- The Washington Times - Wednesday, February 17, 2016

Alex Ovechkin was putting on his shin guards in front of his locker on Tuesday evening when he directed a video camera providing a look into the Washington Capitals’ dressing room to his left.

Broadcast on video boards throughout Verizon Center was a sight for sore eyes. There, sitting in the stall next to Ovechkin’s, was Brooks Orpik, lacing up his skates a half-hour before the start of a game against the Los Angeles Kings.

After missing more than three months with a broken bone in one of his legs, Orpik made his return that night in Washington’s 3-1 victory.

“It was pretty good,” Orpik said afterward, having logged a secondary assist and 16:43 of ice time. “Obviously, a really good opponent to come back against, so that wasn’t easy, but it’s good. Probably got outplayed the first couple periods, but we found a way to win, which was big, coming off a loss in Dallas.”

The defenseman missed 40 games, one shy of half a season, after going down on Nov. 10 in a game at the Detroit Red Wings. Coach Barry Trotz had said that once Orpik was cleared to play, he wouldn’t limit him in any way. Aside from playing alongside Dmitry Orlov as part of the third pairing, Orpik was once again on the penalty kill unit, taking three short-handed shifts.

Orpik’s return should allow Washington, and especially its defensive corps, a chance to catch its breath. Without Orpik, defensemen Matt Niskanen and Karl Alzner had been shouldering heavy minutes — the most, per game, of their nine- and eight-year careers.

Furthermore, having the 6-foot-2, 221-pound Orpik on the ice will help the Capitals counteract some of the bigger, more physical teams in the league, just as they did against the Kings.

“I think you see it late in games, around our net, on the penalty kill,” Trotz said, referring to Orpik’s presence. “He’s a big, strong body. Last night, [against] a team that is a really good puck-possession team because of their size, the L.A. Kings … he killed plays. He shut things off real quickly. You get the puck stopped. If we don’t get the puck stopped in the defensive zone, that’s where all the movement comes from. I thought he did a really good job last night in that area.”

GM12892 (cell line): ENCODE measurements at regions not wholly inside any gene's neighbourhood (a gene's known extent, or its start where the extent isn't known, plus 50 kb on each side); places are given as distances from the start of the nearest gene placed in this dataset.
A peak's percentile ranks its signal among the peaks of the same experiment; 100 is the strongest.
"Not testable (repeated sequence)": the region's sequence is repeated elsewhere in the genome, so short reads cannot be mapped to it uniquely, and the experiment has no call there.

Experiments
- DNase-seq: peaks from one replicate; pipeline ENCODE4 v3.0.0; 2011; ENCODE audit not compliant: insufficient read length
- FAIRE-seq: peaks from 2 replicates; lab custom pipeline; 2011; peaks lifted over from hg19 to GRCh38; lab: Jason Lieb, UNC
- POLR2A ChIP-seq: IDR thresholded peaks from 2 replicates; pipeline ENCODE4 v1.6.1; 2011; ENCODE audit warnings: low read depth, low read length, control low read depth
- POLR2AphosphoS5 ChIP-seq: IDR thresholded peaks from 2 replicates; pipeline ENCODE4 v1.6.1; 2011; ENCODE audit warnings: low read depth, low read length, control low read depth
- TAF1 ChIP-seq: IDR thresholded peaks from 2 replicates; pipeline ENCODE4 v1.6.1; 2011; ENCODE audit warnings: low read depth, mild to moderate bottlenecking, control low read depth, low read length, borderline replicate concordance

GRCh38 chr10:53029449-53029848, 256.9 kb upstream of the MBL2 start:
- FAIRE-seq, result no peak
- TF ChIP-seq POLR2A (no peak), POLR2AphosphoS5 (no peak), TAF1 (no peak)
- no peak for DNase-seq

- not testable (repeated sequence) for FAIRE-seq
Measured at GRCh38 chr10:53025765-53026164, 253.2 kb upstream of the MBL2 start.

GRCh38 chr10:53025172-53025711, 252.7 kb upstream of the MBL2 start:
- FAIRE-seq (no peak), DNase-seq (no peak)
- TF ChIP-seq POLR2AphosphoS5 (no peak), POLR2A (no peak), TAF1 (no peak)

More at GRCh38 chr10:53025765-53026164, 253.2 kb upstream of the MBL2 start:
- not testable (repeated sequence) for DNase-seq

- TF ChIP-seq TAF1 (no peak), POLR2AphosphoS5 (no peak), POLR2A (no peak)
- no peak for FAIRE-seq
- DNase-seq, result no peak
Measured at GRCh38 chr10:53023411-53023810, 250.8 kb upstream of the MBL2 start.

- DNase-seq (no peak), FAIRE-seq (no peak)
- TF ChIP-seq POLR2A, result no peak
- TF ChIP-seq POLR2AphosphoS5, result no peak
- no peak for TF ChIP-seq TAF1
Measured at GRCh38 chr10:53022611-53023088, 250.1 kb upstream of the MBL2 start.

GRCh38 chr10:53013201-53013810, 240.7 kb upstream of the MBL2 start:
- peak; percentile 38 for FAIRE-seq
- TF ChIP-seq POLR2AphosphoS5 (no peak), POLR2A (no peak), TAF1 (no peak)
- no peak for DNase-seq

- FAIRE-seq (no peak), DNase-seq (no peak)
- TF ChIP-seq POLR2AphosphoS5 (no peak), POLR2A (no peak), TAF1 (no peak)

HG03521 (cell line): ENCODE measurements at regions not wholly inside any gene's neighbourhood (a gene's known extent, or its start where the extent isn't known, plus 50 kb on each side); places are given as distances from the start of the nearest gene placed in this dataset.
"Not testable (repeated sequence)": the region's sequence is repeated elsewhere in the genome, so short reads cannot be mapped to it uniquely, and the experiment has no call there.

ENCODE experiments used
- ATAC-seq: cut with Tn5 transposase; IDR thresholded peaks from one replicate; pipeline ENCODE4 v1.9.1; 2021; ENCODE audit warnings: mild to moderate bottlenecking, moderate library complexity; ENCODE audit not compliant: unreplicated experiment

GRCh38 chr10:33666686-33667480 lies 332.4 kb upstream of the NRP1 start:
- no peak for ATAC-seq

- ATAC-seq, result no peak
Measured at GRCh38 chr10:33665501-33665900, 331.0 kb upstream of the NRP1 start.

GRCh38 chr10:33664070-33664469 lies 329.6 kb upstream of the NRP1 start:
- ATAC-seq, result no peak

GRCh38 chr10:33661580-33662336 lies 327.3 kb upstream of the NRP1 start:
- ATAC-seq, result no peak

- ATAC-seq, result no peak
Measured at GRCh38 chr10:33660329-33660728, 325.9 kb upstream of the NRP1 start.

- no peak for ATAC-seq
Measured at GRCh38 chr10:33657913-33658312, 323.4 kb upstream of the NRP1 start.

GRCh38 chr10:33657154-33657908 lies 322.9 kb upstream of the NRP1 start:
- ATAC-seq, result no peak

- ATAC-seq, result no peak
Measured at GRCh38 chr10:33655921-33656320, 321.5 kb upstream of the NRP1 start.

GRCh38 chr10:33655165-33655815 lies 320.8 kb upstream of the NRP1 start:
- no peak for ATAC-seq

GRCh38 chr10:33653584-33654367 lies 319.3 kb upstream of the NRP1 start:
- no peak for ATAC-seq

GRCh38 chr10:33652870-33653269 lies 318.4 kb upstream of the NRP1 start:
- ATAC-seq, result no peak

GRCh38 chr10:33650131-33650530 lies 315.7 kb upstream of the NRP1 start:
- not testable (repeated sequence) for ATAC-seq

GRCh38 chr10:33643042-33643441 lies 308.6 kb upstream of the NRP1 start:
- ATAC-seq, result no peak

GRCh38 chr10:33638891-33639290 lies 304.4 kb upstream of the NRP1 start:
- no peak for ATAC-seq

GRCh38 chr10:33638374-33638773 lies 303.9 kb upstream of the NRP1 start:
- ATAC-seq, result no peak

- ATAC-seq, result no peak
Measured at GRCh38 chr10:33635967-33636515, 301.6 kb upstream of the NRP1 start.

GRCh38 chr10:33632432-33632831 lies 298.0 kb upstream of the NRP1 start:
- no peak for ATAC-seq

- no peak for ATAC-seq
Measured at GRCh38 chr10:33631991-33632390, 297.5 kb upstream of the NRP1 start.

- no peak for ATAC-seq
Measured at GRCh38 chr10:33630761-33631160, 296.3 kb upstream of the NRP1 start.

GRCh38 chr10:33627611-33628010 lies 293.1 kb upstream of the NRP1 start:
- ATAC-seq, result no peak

With Orpik out, the Capitals counted more on their skilled defensemen — Niskanen, Orlov and Nate Schmidt, who replaced Orpik on the top pair alongside John Carlson. They were even less rugged when Carlson missed 12 games because of his own injury in late December and early January.

That was especially true on the forecheck, where, save Alzner, Washington didn’t necessarily have the ability to hit its opponents. Orpik also played a more physical role on the opposite end, finishing checks and actively trying to shut down attempts to cycle the puck.

“It’s not just a green-light situation,” Alzner said. “You don’t just run over that guy. It’s not happening. I guess he’s a think-twice player. He’s good at absorbing. He’s good at giving it back, and he’s good at making the simple play while taking the hit.”

Having Orpik back should also help the Capitals more evenly distribute ice time among their defensemen. Orlov has played roughly 15 minutes a game in Washington’s since early January, with Chorney on the ice for around 11 minutes.

Ideally, those six players would all be averaging 20 minutes a game, though their responsibilities on special teams would undoubtedly play a factor in their workload.

“It’s part of being prepared for that,” said Niskanen, who, in an overtime road loss to the Columbus Blue Jackets on Jan. 2, was on the ice for 32:04, including 8:02 on the power play. “There’s nothing that you can do other than just play. When you’re in a competitive game, I have no idea what my minutes are like, and I’ve never turned down a shift, so if my number’s called, I’m going back out there.”

Orpik should gradually see an increase in the number of shifts he plays, beginning Thursday when the Capitals travel to face the New York Islanders. He doesn’t expect any issues related to his conditioning, noting that in some ways, the skating he had been doing during his recovery was more taxing than what he would experience in games.

His only concerns were regarding his timing and the physicality of his opponents — things that couldn’t be adequately simulated outside of a game.

“Sometimes, when you sit there for a while, you get back on the ice and just try not to make a mistake because you’ve been sitting there for a while,” Orpik said. “When you’re just kind of in the rhythm of the game, you just go out and play, so that was good.”

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